Whatever the origins might be of this rather unusual shot at refreshment, it is no wonder that dirty chai came to catch on to the fancy of the world. Still delivering the kick of coffee even when cutting down on the caffeine content, while retaining still the flavour of tea, intact even with all the zing of its masala components, dirty chai is just the perfect drink for those who like their coffee mellow and their tea strong! Smooth and milky, incorporating mild notes of both tea and coffee and with a color that is a coming together of the richly warm tones of tea and the intensely dark hue of coffee, dirty chai also is as versatile as your regular chai- or even coffee for that matter, in that it can be served hot as well as cold.
What’s more, in being a combination of the two c’s, dirty chai delivers not just in the taste but also with a myriad of health benefits which otherwise would be exclusive to either. Specifically in boosting the immune system of the body, dirty chai scores brownie points. Packed with the antioxidants from the tea that which is elevated further by its fusion with a range of masalas including cardamom, nutmeg, cloves, black pepper, cinnamon sticks et al that lend added warmth to the body, dirty chai can be just the perfect shot of intoxication to destress your body. The polyphenols present in tea also work wonders for gut health by eliminating bad bacteria and thereby further increasing immunity. Regulating the blood pressure and relaxing the tension in blood vessels and arteries while also working against the bad cholesterol levels of the body is what dirty chai does, in its stemming as a tea beverage.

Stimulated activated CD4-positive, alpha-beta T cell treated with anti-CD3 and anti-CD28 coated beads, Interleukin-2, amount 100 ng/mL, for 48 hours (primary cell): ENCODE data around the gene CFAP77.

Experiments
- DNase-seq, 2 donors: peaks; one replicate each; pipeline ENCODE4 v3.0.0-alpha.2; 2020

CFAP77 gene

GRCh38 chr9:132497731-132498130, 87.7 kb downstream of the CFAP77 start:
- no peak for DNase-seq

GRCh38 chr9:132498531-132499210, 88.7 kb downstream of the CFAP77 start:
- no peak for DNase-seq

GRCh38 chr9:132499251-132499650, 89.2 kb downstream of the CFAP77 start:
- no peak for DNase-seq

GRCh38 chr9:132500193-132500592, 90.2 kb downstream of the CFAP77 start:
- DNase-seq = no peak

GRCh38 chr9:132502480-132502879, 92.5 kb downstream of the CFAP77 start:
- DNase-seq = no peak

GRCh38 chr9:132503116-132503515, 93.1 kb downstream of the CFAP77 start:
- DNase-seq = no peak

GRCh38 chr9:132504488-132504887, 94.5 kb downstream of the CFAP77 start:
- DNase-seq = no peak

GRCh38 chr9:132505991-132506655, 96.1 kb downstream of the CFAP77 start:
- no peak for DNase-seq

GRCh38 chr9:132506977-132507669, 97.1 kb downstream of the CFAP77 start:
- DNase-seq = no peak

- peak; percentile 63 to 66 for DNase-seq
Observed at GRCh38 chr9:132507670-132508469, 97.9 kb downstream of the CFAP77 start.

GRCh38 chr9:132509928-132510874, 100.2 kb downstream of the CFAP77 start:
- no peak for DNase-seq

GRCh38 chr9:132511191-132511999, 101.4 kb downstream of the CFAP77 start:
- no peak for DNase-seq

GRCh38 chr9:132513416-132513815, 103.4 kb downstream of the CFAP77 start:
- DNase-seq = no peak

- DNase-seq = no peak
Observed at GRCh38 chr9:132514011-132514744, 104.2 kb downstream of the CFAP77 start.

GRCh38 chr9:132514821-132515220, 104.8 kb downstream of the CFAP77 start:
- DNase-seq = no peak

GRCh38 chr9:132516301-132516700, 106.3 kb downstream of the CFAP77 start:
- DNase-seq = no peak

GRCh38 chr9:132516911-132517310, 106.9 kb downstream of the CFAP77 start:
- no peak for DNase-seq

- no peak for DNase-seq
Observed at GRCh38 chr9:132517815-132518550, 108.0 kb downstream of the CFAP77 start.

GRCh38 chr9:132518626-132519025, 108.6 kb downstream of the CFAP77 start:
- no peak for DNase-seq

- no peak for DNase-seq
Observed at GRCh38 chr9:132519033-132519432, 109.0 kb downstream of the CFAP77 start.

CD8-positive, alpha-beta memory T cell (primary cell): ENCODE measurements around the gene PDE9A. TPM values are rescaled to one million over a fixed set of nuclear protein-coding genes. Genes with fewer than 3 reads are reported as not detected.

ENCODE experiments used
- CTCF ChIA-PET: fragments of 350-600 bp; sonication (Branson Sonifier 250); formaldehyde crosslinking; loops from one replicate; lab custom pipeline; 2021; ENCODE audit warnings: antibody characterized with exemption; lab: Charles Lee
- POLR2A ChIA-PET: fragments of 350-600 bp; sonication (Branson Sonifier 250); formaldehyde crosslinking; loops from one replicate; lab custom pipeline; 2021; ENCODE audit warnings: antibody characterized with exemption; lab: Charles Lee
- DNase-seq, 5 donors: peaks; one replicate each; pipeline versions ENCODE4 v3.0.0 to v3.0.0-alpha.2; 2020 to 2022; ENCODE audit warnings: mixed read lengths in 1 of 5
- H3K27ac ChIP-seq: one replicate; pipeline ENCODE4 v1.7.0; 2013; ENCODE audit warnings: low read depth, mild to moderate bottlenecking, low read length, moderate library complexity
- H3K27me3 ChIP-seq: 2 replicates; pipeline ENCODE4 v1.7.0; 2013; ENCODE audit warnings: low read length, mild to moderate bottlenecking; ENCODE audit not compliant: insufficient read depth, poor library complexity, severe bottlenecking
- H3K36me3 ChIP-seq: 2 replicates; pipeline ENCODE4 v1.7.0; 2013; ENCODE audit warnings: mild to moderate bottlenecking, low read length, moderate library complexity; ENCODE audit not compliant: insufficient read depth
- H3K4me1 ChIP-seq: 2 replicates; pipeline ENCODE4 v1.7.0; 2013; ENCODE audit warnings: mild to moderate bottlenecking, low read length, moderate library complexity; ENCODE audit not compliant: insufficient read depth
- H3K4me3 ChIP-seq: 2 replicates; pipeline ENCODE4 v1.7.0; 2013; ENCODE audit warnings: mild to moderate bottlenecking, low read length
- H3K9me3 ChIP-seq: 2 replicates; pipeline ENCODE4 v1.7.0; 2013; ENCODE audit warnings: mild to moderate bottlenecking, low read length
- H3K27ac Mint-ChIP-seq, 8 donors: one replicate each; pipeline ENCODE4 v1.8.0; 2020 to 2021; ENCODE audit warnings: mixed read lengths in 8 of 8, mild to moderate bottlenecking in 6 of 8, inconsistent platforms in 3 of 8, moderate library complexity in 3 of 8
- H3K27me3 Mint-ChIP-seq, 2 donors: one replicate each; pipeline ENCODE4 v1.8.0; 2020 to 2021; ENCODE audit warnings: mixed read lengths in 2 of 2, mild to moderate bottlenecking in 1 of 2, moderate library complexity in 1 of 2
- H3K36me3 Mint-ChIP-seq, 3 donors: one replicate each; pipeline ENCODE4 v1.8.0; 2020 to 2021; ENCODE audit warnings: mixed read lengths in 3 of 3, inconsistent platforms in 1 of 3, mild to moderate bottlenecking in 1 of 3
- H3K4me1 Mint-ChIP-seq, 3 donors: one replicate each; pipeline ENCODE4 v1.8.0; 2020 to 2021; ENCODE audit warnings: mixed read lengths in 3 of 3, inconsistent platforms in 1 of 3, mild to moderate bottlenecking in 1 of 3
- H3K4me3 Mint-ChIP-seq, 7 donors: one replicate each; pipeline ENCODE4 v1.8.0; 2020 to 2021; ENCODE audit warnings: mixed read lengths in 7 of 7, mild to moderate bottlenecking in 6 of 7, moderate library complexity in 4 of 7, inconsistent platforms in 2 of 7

The caffeine dose of dirty chai on the other hand does good to the body as well, specially in its low content that which eliminates most of its negatives. Apart from helping with the energy levels of the body and its concentration, the espresso in dirty chai also helps with memory. Caffeine is also an effective calorie burning agent and can reduce also sudden hunger pangs which are responsible for obesity and overweight. Moderate consumption of caffeine has found to be helpful in reducing the risk of prostate cancer and dirty chai with its sufficiently safe caffeine content is a particular winner at that. But perhaps the most wondrous of benefits exclusive to dirty chai is one that appropriately fuses its residing in both the tea and the coffee content. Tea being effective in regulating blood sugar levels and coffee capable of lowering the risk of type 2 diabetes, the dual incorporation of these benefits renders dirt chai a perfect agent to prevent the sudden spike and drop of sugar levels amongst diabetics while not interfering with the commitment you pursue with your cuppa.
Something as unique as dirty chai would have found more than a few dedicated takers even without any health benefits whatsoever. But the world of good it tends to do to the body, more than even your regular cup of tea or coffee, makes it increasingly common a choice among both chai and/ or coffee aficionados. Even in its accidental origins therefore, dirty chai has ‘evolved’ over the years to take on quite a few variations all over the world.
Perhaps the most explored of all dirty chai variants is the Hong Kong specialty, that which is known as Yuengyueng or Yuangyuang. Made by combining three parts black coffee and seven parts Hong Kong-style milk tea though the style of preparation can still call for some tweaks, yuangyuang however is not exactly classified as a type of dirty chai since its origin predates that of it. Perhaps emerging sometime in the 1950s though with a disputed legacy, yuengyueng too can be served either hot or cold. Sweet, creamy and definitely and intensely caffeinated, this makes for a cuppa that will instantly have you up and about in your spirits.
The tea- coffee hybrid from Ethiopia, spreeze or spritz as it is called sees its preparation with the tea steeped in a cup and sweetened with sugar before an espresso shot is poured over the top.
This fusion of tea and coffee finds expression also in Malaysia as Kopi Cham where it is a beverage that is made by mixing an intense black tea with sugar, evaporated milk, and concentrated coffee.